What do I need to know about caring for someone with lymphadenopathy?

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You need to know that a person with lymphadenopathy, or swollen lymph nodes, may be fighting an infection. You can use over-the-counter medications like aspirin or ibuprofen to treat pain and discomfort and a warm compress to reduce swelling. You should know that if the lymph nodes turn red or get hard, it's time to call a doctor because they could be infected. Also, call a doctor if the swelling does not go down after two weeks, which might be a sign of an underlying, serious illness. Tender lymph nodes may indicate inflammation. If you're caring for a child, remember that most children get lymphadenopathy at some point. Each child is different in the types of medicine and treatments he or she will tolerate. And don't offer aspirin to a child; aspirin may cause a rare but dangerous condition known as Reye's syndrome in children.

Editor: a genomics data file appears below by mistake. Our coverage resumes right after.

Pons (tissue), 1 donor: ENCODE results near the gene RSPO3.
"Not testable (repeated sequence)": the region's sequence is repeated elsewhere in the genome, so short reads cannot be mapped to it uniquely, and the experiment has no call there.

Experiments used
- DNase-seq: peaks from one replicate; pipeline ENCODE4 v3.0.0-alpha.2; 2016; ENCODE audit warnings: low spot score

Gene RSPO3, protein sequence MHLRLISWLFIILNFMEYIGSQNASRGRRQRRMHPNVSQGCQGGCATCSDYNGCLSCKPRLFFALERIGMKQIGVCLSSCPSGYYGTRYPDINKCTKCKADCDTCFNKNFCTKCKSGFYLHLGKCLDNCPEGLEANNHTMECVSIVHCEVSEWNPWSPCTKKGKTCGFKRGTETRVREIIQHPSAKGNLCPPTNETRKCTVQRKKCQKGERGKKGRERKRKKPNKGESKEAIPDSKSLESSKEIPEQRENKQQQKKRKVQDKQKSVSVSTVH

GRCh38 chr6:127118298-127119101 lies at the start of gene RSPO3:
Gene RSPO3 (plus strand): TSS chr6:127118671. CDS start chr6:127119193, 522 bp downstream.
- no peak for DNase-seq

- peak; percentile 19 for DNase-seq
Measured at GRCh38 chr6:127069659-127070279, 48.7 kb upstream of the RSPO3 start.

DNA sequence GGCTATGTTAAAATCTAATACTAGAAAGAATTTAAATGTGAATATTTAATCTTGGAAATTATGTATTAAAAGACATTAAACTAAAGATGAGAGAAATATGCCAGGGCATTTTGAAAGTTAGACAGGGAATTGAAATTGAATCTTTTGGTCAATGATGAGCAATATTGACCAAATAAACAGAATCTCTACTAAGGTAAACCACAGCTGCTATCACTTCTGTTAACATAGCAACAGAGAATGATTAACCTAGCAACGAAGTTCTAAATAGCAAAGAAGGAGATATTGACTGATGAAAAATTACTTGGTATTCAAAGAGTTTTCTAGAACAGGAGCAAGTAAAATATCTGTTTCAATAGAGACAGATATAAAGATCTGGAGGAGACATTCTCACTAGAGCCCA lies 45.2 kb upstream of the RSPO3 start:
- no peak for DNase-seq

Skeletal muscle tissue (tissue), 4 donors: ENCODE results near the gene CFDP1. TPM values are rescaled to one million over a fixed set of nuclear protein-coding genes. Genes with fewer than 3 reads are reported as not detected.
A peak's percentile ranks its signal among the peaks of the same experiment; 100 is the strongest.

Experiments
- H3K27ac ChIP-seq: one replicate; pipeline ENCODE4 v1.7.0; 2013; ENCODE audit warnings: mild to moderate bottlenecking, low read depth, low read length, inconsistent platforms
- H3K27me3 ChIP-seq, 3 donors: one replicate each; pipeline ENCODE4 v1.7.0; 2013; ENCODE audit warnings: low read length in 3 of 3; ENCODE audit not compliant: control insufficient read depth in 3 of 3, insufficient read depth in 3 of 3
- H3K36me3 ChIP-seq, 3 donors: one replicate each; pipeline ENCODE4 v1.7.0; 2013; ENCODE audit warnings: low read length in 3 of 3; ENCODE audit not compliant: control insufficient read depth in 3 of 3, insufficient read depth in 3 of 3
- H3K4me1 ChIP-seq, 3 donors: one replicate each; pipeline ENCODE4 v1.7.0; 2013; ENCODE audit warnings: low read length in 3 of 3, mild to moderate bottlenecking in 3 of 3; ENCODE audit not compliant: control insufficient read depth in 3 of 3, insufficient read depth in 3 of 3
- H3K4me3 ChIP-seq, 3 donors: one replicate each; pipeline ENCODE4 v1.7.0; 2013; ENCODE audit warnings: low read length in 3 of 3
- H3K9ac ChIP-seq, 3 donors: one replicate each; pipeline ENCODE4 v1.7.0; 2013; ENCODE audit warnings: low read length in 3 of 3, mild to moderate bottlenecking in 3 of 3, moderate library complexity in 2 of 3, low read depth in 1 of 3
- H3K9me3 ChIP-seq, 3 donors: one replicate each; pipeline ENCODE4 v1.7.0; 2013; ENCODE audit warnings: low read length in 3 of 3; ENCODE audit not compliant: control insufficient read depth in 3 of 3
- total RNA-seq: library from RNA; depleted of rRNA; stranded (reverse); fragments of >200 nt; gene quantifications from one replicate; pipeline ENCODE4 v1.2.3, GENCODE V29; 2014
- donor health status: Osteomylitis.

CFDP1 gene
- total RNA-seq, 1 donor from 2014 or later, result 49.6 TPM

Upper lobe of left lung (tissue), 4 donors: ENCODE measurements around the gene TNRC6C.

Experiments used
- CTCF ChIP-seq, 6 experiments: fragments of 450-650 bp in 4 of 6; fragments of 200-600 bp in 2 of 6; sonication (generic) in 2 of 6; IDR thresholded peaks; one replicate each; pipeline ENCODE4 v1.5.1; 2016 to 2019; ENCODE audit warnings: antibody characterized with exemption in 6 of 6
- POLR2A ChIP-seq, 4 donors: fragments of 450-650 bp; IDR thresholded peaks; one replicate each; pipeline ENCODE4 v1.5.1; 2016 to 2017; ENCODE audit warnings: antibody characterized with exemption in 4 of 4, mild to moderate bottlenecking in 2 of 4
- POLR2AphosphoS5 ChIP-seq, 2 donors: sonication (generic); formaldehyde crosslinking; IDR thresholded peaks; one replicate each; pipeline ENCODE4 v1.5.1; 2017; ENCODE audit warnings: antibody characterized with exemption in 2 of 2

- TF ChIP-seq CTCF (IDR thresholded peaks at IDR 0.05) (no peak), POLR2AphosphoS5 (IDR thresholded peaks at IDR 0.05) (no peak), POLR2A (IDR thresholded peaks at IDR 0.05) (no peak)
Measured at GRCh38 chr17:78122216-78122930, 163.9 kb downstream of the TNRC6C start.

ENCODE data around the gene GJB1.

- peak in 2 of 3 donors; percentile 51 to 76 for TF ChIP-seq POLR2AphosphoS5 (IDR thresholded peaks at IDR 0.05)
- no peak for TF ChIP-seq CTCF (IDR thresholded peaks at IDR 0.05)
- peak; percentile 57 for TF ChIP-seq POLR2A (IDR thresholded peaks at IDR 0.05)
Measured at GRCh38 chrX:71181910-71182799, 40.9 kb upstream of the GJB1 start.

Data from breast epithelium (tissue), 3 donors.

Continue Learning about Viral Infections

Viral Infections

Viral Infections

Viral infections like herpes simplex, respiratory syncytial virus (RSV), chicken pox and rotavirus are infections caused by a virus instead of a bacterium. Viral infections do not respond to antibiotics, but some specific viruses ...

like influenza A and B can be treated with certain antiviral medications. Most commonly, treatment for viral infections includes drinking lots of fluids, getting rest, eating well and letting the illness run its course.
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Important: This content reflects information from various individuals and organizations and may offer alternative or opposing points of view. It should not be used for medical advice, diagnosis or treatment. As always, you should consult with your healthcare provider about your specific health needs.